Frustration as Steps to Freedom payment for ex-prisoners hasn't increased in 33 years

Many prisoners recently released from jail are finding the price of freedom comes at a high cost.

At the end of their sentence, inmates get a $350 one-off Steps to Freedom payment to help restart their lives. That amount hasn't increased for more than three decades.

Advocates say that challenges like finding a job and somewhere to live at a time when ex-inmates are at their most vulnerable increase their risk of reoffending.

Tui Ah Loo is CEO of Te Pā, a kaupapa Māori organisation that helps reintegrate recently released prisoners back into society. She calls the meagre payment "barbaric" and believes it's a reason many re-offend.

"We've had lots of instances where our people have said 'it's too hard here. I just want to go back inside. I get three meals a day, a roof over my head, a warm bed'. And it breaks my heart when it happens," she said.

Experts have repeatedly recommended that the Steps to Freedom grant be raised, as it falls well short of covering essential costs.

Unlike other benefits, the grant is not indexed to inflation or wage growth.

"[The] cost of living's gone up and yet this amount has stayed stagnant for 30 years," Ah Loo said.

The Minister of Social Development and Employment, Louise Upston, acknowledged to The Hui that the Steps to Freedom payment hadn't been increased for the past 33 years. Upston says she's seeking advice on changes to support for recently released prisoners.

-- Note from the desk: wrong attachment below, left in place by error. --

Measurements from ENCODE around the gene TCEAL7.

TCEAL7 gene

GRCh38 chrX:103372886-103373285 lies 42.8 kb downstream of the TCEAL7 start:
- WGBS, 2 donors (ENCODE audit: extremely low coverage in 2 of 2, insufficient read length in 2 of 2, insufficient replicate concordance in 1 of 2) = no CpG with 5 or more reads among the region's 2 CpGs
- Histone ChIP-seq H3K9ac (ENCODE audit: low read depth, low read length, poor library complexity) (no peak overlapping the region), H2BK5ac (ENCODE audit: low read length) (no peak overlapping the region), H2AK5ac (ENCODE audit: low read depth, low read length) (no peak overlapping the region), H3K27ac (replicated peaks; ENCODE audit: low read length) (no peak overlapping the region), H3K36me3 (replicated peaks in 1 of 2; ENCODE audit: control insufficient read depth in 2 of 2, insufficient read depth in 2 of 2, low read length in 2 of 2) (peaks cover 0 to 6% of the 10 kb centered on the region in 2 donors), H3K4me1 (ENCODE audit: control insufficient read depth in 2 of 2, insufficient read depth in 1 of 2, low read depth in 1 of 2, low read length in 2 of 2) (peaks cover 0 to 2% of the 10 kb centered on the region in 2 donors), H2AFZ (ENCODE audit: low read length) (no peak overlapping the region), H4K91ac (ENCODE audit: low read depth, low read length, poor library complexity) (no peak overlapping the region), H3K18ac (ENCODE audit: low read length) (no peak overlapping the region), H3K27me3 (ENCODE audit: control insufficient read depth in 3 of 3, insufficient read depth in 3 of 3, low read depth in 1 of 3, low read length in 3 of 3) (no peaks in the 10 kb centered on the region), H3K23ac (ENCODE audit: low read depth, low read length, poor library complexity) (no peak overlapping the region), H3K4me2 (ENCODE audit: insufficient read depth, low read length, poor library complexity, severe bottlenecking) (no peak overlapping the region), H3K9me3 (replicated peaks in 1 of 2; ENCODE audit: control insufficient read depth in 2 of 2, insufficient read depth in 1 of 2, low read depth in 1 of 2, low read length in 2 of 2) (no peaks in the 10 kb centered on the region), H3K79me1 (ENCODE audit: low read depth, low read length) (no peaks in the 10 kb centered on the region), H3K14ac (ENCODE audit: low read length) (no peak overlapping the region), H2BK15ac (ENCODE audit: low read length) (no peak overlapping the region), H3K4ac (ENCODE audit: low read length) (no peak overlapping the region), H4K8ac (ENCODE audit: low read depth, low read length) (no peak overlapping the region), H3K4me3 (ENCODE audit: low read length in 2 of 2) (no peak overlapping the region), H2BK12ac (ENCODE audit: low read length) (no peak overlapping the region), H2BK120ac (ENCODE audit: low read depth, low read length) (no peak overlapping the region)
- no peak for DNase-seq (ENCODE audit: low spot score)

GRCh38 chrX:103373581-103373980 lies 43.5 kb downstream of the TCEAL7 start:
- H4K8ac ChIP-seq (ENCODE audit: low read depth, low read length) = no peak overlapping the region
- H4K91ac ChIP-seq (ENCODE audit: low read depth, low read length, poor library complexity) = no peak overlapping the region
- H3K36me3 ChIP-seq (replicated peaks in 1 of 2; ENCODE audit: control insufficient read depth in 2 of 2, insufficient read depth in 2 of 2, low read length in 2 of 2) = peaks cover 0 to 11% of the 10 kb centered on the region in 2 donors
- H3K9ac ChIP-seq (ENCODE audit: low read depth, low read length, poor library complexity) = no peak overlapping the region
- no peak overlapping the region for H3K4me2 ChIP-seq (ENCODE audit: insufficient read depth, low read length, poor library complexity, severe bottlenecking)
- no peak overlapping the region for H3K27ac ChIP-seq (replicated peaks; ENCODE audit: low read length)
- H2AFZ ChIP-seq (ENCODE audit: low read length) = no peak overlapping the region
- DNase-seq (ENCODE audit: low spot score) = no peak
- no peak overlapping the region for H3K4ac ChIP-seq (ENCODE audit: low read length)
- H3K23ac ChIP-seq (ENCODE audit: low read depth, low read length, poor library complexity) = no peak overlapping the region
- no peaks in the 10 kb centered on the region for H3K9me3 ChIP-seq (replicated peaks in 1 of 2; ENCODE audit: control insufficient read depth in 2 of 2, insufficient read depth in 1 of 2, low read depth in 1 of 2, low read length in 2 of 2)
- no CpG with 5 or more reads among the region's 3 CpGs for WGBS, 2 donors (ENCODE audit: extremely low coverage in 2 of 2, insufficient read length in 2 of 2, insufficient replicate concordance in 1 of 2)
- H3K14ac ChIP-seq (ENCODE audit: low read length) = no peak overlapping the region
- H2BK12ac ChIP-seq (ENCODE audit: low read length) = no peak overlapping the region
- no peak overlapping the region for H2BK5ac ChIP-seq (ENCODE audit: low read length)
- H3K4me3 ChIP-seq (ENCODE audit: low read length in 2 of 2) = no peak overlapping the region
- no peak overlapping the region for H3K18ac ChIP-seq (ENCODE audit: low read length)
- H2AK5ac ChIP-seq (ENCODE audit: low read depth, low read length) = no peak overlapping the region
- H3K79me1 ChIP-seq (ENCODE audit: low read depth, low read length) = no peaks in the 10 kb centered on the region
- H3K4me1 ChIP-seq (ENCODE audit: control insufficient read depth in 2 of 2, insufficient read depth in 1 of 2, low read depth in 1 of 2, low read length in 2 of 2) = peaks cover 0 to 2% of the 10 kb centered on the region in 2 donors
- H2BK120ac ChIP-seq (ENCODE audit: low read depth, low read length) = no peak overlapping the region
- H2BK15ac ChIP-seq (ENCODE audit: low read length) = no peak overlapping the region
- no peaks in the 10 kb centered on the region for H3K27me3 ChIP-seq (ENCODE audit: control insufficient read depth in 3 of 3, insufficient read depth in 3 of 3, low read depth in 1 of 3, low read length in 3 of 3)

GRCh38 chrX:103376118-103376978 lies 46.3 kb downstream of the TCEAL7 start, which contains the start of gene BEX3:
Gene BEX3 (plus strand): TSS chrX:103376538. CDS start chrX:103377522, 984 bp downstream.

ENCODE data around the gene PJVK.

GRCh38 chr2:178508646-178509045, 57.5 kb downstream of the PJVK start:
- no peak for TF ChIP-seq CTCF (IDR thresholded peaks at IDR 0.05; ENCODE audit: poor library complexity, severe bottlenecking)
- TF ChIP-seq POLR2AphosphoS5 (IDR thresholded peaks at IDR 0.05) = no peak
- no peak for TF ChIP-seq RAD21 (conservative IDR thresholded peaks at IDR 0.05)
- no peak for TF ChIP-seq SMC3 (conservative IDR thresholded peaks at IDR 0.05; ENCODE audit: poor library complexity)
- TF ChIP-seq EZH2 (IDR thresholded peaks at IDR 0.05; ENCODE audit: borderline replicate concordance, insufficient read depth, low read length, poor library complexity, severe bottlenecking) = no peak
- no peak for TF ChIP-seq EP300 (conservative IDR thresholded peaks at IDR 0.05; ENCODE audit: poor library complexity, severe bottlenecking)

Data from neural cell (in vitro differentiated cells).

Upston pointed out MSD also offers other payments like those to help with emergency housing costs.

Te Whāngai Trust near the Firth of Thames has helped upskill hundreds of ex-prison inmates getting them into work so that they don't have to rely on a benefit.

Trust founder Adrienne Dalton has seen the satisfaction they've gained and the new lives they've built.

"They're paying tax and they're building their self-esteem and the family have really good role models to be proud of. And that's really important. The kids have seen them in jail, and now they see them in the community contributing."

But the work done by the Trust for the past 18 years is now in jeopardy. A lack of funding has caused the trust to suspend paying its workers for the next two weeks.

"The Government just announced the other day that people, whanau, with children in emergency housing will go to the top of the list," Ah Loo said.

"I endorse that, but that means our people get pushed further to the bottom of the list."

A move she fears leaves them at further risk of returning to jail. 

Made with support of Te Māngai Pāho and New Zealand On Air.